Details Emerge on Egypt's Gaza 'Expulsion Plan'

Details emerge of buffer zone with Gaza, including relocation of residents from border; Sisi justifies as 'war of existence' after attacks.

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Ari Yashar,

Hamas guard with Egyptian border post
Hamas guard with Egyptian border post
Abed Rahim Khatib/Flash 90

No international outrage has been forthcoming over the expulsion of Gaza residents from their homes in Egypt's buffer zone plan, which follows a lethal terror attack last Friday that killed 31 Egyptian soldiers.

Egyptian military sources revealed details on the plan to the Palestinian Arab Ma'an News Agency on Tuesday, divulging that all homes and farmland up to a depth of 500 meters (over 1,640 feet) into Gaza from the Sinai border will be seized and evacuated, other than Rafah and Sheikh Zuweid.

The expulsion will take place to that depth all along the 13 kilometer (over eight mile) border. Additionally, a channel with a depth and width of 20 meters (over 65 feet) will be dug along the Gaza border.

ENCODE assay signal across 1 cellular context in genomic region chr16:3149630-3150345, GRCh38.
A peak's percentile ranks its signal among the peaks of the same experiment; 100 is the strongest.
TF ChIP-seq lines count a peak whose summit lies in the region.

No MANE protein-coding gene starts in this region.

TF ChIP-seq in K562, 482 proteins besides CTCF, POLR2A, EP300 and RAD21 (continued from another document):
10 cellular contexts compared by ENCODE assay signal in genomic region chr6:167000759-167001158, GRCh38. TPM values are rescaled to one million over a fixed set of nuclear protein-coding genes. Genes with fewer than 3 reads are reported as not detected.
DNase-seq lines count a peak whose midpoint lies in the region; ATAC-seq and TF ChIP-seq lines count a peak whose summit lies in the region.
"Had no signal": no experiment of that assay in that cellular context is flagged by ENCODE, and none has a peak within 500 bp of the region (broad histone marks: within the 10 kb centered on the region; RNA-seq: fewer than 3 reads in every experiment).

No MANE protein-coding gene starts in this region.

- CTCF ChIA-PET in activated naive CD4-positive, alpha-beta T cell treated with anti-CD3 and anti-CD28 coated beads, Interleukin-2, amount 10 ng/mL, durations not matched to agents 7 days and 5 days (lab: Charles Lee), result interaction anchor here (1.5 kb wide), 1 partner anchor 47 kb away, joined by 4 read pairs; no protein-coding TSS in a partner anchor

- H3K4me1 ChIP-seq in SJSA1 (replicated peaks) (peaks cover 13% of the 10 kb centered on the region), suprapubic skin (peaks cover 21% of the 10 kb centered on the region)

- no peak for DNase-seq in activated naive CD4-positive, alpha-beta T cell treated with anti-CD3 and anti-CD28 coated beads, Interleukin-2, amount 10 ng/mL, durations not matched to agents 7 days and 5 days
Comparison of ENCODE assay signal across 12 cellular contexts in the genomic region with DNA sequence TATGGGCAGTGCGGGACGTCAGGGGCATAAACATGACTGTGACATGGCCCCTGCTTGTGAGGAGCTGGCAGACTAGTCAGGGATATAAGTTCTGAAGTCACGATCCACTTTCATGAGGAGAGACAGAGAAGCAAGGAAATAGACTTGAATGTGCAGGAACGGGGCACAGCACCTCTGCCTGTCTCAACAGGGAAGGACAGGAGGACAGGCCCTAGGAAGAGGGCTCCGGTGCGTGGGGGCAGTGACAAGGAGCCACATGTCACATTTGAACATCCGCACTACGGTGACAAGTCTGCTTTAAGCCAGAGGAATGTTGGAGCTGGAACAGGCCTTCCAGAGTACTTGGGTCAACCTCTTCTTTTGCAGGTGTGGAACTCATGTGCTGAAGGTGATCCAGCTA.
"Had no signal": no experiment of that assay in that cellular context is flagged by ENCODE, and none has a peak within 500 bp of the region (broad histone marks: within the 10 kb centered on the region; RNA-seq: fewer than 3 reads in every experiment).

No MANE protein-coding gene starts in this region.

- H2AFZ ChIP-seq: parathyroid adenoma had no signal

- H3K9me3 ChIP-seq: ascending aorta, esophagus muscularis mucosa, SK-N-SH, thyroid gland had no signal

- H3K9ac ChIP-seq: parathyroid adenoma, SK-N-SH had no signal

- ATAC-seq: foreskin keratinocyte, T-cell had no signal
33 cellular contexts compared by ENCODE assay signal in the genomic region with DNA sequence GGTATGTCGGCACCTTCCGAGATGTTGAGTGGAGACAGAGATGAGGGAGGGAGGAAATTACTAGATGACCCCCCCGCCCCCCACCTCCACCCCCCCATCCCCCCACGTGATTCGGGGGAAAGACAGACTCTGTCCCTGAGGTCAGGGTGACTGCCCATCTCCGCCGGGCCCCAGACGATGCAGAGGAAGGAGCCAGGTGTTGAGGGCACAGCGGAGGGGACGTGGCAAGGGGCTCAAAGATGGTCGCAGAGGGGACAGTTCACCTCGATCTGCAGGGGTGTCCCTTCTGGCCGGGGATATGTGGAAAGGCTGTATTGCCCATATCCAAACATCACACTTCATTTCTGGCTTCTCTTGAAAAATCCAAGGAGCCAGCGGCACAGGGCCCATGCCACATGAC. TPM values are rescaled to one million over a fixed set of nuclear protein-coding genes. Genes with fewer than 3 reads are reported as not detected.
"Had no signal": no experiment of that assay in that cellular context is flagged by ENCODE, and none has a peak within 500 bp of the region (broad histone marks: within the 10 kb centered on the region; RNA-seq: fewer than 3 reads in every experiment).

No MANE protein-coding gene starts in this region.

The military source added that residents faced with evacuation are being offered compensation for abandoning their homes, and around 200 families have already accepted the financial package to vacate.

There are still 680 more families in the area faced with impending expulsion.

Egypt's buffer zone plans are expected to be completed by the end of the year, and as noted come in response to two deadly attacks in El-Arish last Friday, consisting of a suicide bombing on a checkpoint and a shooting attack inside the city of El-Arish.

Egyptian President Abdel Fattah al-Sisi on Saturday said the attacks are "meant to break up Egypt and the Egyptians...Egypt is fighting a war of existence."

He added that he suspected "outside forces" assisted the attacks, and declared three days of national mourning, as well as a state of emergency in the Sinai peninsula.

A simmering Islamist insurgency escalated following the ouster of Egypt's first Islamist president Mohammed Morsi just over a year ago. Since then attacks by jihadi groups have become more regular and deadlier. Egypt has responded by flooding the Sinai Peninsula with troops in an attempt to root-out the terrorists.

Despite the fact that the deployment of troops to the region was coordinated with Israel, concerns remain that the Egyptian disarmament of the peninsula in its peace agreement with Israel may be in danger of collapsing altogether.